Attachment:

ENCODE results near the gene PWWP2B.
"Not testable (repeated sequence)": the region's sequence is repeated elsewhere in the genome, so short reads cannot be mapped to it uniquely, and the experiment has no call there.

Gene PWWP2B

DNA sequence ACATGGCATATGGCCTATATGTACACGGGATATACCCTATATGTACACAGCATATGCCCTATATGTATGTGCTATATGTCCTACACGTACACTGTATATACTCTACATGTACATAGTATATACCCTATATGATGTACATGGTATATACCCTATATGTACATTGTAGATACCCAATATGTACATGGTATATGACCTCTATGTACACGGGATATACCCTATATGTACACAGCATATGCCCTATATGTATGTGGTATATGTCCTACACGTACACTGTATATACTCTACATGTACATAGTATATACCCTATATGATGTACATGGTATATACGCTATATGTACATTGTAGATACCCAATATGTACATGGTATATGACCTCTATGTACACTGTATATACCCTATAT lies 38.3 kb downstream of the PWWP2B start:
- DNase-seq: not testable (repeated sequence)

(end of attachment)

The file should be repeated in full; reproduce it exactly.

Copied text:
ENCODE results near the gene PWWP2B.
"Not testable (repeated sequence)": the region's sequence is repeated elsewhere in the genome, so short reads cannot be mapped to it uniquely, and the experiment has no call there.

Gene PWWP2B

DNA sequence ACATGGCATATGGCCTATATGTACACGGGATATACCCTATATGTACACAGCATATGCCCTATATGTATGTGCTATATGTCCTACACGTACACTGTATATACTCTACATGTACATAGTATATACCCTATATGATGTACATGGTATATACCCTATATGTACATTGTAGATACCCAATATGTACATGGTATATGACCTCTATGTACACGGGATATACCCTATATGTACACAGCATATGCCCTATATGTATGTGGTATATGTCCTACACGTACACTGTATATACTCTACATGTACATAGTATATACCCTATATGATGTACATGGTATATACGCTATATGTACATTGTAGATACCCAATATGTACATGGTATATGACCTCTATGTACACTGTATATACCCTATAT lies 38.3 kb downstream of the PWWP2B start:
- DNase-seq: not testable (repeated sequence)